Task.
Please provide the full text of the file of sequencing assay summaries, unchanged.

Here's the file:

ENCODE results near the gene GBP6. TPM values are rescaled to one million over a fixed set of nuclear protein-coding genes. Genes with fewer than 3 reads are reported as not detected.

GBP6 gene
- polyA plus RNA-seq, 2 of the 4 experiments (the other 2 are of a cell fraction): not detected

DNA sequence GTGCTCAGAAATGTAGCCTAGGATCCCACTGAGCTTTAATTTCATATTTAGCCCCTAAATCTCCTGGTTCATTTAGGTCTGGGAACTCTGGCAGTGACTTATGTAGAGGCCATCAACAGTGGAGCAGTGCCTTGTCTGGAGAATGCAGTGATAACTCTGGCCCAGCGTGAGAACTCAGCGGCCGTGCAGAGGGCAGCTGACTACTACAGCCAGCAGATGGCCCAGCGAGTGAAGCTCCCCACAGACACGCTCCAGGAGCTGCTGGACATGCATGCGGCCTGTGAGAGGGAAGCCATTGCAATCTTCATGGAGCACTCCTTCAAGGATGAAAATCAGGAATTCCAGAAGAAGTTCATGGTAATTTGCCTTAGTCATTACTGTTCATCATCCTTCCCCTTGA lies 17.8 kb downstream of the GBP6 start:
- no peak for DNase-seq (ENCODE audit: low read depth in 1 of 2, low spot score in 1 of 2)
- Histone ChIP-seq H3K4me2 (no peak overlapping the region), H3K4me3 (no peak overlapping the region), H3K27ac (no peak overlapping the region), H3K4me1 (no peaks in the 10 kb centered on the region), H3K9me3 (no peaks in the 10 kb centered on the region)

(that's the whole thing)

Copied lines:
ENCODE results near the gene GBP6. TPM values are rescaled to one million over a fixed set of nuclear protein-coding genes. Genes with fewer than 3 reads are reported as not detected.

GBP6 gene
- polyA plus RNA-seq, 2 of the 4 experiments (the other 2 are of a cell fraction): not detected

DNA sequence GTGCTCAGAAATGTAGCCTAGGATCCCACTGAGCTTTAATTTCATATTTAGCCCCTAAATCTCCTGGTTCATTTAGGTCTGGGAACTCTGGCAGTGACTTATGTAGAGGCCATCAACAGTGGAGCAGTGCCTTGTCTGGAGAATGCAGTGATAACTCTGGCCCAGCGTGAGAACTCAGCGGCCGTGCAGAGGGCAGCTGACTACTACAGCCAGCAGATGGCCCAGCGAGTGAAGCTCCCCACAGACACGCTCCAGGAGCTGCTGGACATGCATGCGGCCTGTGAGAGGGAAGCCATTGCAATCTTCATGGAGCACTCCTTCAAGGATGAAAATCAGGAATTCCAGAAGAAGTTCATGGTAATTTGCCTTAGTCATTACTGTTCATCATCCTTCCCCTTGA lies 17.8 kb downstream of the GBP6 start:
- no peak for DNase-seq (ENCODE audit: low read depth in 1 of 2, low spot score in 1 of 2)
- Histone ChIP-seq H3K4me2 (no peak overlapping the region), H3K4me3 (no peak overlapping the region), H3K27ac (no peak overlapping the region), H3K4me1 (no peaks in the 10 kb centered on the region), H3K9me3 (no peaks in the 10 kb centered on the region)